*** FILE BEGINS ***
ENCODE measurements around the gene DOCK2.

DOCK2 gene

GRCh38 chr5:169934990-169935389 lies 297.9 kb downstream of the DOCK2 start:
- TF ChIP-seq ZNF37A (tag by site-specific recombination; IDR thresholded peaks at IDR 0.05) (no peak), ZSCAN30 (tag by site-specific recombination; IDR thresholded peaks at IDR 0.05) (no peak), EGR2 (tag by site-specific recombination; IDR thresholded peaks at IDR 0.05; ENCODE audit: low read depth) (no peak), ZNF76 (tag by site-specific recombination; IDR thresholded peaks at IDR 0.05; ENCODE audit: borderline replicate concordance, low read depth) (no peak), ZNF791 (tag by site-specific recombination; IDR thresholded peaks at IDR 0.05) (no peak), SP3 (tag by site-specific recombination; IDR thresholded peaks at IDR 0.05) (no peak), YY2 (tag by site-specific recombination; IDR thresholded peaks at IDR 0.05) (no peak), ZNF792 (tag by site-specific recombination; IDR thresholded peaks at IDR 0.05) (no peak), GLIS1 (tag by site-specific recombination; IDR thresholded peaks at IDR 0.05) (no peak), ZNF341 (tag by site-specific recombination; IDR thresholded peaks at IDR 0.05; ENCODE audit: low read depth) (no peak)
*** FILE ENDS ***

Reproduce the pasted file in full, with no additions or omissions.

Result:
ENCODE measurements around the gene DOCK2.

DOCK2 gene

GRCh38 chr5:169934990-169935389 lies 297.9 kb downstream of the DOCK2 start:
- TF ChIP-seq ZNF37A (tag by site-specific recombination; IDR thresholded peaks at IDR 0.05) (no peak), ZSCAN30 (tag by site-specific recombination; IDR thresholded peaks at IDR 0.05) (no peak), EGR2 (tag by site-specific recombination; IDR thresholded peaks at IDR 0.05; ENCODE audit: low read depth) (no peak), ZNF76 (tag by site-specific recombination; IDR thresholded peaks at IDR 0.05; ENCODE audit: borderline replicate concordance, low read depth) (no peak), ZNF791 (tag by site-specific recombination; IDR thresholded peaks at IDR 0.05) (no peak), SP3 (tag by site-specific recombination; IDR thresholded peaks at IDR 0.05) (no peak), YY2 (tag by site-specific recombination; IDR thresholded peaks at IDR 0.05) (no peak), ZNF792 (tag by site-specific recombination; IDR thresholded peaks at IDR 0.05) (no peak), GLIS1 (tag by site-specific recombination; IDR thresholded peaks at IDR 0.05) (no peak), ZNF341 (tag by site-specific recombination; IDR thresholded peaks at IDR 0.05; ENCODE audit: low read depth) (no peak)